The port area of Copenhagen where the artificial island will be located, Source: Stig Nygaard, on Flickr (CC BY 2.0)

Opposition grows against construction of Copenhagen’s artificial island

Opposition grows against construction of Copenhagen’s artificial island

Mayors of small localities in Denmark and Sweden think it can be disastrous for the marine environment

One of Denmark’s largest development projects in its history is already underway, with the construction of an artificial island, Lynetteholm, in the Copenhagen port area. The long process of its completion has as a horizon the year 2070 but a month after its official start it is already attracting serious controversy.

Adding to the cost estimate woes already reported by TheMayor.EU, there is also a considerable voice of concerns arising from the smaller coastal communities in the southern Øresund, the stretch of water that separates Denmark and Sweden. The municipal leaders are of the opinion that the marine environment would be irreparably disturbed.

Has it been a rushed decision?

Despite the lofty rhetoric surrounding the promotion of the construction project as the creation of a new residential district of the future, which will be built along sustainable lines, not everyone is convinced that this holds up well.

Already last year, as the Danish Parliament passed the bill allowing the go-ahead for the island there were demonstrations in front of the building, organized by climate activists. Environmental NGO Klimabevaegelsen (Climate Movement) spearheaded the action against the authorities threatening to take them to court.

It now turns out, however, that the association has bowed out since it doesn’t have the financial resources to continue the lengthy court battles, especially if they end up losing. The mayors of the coastal communities have been disappointed by this turn of events since they feel that they’ve lost an important partner. However, they intend to continue challenging the decision.

This is really bad news because it is also an expression that Lynetteholm has come to stay,” said Pernille Beckmann, mayor of Greve to TV2 ØST, continuing: “When an organization like the Climate Movement chooses to stop their fight for a halt to construction, it is a symptom that there is nothing to stand up for in that part, and that, I think, is a pity.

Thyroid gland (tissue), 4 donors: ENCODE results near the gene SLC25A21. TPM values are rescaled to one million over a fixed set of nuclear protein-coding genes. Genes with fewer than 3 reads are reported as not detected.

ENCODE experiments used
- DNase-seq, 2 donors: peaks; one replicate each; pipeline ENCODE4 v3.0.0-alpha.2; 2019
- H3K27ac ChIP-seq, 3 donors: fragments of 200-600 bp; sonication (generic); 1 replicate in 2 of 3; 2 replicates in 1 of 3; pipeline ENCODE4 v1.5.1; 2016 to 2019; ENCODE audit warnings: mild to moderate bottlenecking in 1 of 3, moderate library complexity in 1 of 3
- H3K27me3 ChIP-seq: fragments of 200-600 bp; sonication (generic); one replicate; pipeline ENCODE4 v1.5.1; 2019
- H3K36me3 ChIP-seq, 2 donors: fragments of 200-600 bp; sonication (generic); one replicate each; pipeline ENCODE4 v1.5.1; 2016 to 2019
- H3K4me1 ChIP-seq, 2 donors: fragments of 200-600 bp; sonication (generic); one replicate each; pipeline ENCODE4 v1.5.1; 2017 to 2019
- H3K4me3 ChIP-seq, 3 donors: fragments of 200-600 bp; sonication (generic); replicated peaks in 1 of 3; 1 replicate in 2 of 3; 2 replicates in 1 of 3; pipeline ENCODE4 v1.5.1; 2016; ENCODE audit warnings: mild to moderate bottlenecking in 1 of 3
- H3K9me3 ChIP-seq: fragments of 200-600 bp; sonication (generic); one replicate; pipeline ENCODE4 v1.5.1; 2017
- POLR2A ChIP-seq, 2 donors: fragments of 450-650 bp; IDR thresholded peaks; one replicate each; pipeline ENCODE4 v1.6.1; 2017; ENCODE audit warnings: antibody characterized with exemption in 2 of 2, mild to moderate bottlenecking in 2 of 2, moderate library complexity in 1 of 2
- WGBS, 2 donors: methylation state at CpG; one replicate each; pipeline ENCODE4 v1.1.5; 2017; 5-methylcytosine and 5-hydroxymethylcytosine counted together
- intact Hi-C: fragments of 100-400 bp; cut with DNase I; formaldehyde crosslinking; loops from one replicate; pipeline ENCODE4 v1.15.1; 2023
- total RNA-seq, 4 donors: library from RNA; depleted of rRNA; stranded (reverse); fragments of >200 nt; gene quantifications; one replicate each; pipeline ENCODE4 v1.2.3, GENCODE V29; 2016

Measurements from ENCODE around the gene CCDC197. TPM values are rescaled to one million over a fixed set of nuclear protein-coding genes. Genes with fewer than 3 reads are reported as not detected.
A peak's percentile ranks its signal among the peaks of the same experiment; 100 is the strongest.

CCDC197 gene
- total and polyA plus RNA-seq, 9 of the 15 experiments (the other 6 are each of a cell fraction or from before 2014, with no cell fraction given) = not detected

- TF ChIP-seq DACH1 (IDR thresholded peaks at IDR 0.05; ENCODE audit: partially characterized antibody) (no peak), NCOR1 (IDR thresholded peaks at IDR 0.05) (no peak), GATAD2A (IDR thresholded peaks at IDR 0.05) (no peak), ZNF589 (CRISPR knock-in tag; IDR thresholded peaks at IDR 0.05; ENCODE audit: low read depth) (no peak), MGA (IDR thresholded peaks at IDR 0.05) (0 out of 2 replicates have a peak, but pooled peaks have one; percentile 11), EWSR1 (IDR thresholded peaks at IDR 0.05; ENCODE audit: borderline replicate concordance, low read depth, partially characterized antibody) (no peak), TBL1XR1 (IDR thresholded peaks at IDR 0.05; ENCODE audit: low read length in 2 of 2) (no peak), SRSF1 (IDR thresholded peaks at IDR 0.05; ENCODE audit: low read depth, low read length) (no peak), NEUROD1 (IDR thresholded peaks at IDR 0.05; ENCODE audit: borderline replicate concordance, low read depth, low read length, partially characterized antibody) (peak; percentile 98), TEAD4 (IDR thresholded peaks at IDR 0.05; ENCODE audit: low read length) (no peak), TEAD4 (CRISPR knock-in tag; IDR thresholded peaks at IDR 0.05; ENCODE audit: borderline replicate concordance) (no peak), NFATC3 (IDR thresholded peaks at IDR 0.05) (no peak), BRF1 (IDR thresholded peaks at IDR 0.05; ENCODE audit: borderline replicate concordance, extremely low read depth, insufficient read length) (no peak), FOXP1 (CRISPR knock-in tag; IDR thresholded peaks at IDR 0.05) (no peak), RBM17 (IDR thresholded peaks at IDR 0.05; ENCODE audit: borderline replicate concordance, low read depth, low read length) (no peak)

Her colleagues from municipalities located on Køge Bay are in agreement. Their concerns stem from the fact that the construction company plans to dispose of the sludge, dug out in preparing the base of the island, into the waters of the bay. The mayors think that putting the substance out of sight into the sea doesn’t remove the problem and in fact creates new ones as it threatens the existence of marine animals, such as dolphins.

I would have liked to have seen the project put on hold until we knew all the risks of the construction. I also think that the City of Copenhagen and the Folketing owe it to the Køge Bay municipalities,” commented Anette Mortensen, mayor of Stevns Municipality.

Now it's a trans-border problem

What’s more, the issue has taken on an international dimension since Swedish small localities on the other side of the Sound have expressed the same type of concerns about the construction.

The mayor of Velling, Carina Wutzler, has written both to the Swedish Government and the Copenhagen City Hall about the possible environmental risk that can arise in the wake of the large construction project.

She has identified the following three areas that can be impacted negatively in the long term:

  • Spread of sediments and pollutants that can damage the sea and nature as well as the municipality's rich and unique wildlife;
  • Changed flow in the Sound can affect the marine environment, marine life and erosion along our shores;
  • Tourism and business are very vulnerable to the impact of the headland retaining its unique nature on land and in the sea.



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